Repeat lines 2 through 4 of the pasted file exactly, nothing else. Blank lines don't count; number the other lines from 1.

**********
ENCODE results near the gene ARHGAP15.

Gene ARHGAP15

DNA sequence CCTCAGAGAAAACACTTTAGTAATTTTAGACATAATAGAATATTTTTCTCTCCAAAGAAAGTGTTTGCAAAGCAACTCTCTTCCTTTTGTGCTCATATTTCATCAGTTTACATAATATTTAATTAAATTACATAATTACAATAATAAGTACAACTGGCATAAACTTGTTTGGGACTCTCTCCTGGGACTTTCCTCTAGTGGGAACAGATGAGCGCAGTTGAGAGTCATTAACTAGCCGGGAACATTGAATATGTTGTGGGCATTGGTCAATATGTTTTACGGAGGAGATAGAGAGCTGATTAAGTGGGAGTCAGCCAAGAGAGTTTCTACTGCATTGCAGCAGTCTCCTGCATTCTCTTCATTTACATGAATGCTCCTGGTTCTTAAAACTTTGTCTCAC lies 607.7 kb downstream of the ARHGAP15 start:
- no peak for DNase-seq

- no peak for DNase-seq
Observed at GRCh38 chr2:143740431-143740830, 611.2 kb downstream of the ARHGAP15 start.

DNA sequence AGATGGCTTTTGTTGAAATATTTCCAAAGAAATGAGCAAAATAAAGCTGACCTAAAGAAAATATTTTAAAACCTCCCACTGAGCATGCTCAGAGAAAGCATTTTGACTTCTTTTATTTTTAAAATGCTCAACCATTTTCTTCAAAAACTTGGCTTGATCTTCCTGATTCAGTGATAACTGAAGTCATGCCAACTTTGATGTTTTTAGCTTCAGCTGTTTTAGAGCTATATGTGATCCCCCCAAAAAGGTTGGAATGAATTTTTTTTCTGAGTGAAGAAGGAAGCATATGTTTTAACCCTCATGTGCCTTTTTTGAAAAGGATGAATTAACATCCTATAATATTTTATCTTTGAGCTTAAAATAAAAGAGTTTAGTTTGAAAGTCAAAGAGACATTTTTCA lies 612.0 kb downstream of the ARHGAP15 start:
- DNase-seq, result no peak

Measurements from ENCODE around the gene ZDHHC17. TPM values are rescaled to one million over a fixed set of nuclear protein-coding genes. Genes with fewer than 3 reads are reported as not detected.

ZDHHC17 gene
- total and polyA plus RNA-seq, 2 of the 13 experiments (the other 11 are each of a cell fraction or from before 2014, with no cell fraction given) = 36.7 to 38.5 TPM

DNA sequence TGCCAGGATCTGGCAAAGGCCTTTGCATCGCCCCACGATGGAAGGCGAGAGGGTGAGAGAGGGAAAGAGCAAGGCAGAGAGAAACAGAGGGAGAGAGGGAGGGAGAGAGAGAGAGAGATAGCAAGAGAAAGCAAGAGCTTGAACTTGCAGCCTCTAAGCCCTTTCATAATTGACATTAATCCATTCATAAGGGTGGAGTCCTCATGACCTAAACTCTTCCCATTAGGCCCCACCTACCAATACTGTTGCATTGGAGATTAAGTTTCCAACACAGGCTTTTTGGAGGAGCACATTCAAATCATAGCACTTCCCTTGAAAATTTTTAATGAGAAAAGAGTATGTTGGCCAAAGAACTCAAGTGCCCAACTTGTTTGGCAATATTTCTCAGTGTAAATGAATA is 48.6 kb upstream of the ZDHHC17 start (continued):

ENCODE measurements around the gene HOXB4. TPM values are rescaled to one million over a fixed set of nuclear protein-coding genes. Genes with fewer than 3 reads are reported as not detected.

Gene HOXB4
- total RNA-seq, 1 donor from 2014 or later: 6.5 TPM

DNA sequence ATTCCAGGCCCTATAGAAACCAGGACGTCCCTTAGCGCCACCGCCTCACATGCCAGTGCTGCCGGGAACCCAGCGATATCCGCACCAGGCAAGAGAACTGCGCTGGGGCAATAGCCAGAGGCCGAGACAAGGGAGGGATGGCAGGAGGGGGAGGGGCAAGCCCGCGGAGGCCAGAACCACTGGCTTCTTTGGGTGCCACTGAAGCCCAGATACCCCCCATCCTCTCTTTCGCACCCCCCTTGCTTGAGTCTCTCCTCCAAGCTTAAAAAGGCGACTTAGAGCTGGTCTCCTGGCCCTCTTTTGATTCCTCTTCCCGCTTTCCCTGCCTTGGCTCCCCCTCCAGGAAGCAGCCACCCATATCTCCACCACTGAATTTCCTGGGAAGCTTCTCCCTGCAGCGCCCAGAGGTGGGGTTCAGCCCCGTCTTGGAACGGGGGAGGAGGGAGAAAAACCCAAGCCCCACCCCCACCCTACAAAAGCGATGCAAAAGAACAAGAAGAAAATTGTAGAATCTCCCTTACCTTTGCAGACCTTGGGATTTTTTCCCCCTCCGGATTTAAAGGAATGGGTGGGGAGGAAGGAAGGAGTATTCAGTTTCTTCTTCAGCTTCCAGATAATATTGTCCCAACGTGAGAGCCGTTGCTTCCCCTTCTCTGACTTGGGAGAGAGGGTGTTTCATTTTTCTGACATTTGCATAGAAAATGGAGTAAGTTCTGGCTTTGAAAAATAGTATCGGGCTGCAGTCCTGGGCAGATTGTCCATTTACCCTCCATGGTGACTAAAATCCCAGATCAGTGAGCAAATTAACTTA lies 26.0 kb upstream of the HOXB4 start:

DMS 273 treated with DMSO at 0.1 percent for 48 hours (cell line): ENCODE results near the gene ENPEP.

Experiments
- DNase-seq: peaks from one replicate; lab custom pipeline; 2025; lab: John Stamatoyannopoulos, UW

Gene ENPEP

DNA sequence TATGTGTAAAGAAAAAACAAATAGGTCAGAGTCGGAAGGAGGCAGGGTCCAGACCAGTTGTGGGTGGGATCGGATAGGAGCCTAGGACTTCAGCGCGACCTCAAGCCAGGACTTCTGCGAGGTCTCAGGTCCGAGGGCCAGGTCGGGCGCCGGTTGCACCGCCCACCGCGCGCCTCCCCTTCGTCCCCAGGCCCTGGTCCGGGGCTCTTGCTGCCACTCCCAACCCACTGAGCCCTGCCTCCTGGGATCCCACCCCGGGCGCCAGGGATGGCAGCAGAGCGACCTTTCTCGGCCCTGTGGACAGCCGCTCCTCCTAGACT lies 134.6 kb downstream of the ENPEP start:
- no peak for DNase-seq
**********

Gene ARHGAP15

DNA sequence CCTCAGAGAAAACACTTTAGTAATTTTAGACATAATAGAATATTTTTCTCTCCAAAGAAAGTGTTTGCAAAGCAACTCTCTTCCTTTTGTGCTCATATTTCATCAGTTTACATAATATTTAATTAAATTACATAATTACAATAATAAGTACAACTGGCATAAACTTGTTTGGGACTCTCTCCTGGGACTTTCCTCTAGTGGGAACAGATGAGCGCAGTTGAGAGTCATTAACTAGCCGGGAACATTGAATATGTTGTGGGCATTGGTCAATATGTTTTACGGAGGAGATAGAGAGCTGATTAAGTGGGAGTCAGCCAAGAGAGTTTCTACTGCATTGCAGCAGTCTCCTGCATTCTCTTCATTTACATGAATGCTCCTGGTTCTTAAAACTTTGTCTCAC lies 607.7 kb downstream of the ARHGAP15 start:
- no peak for DNase-seq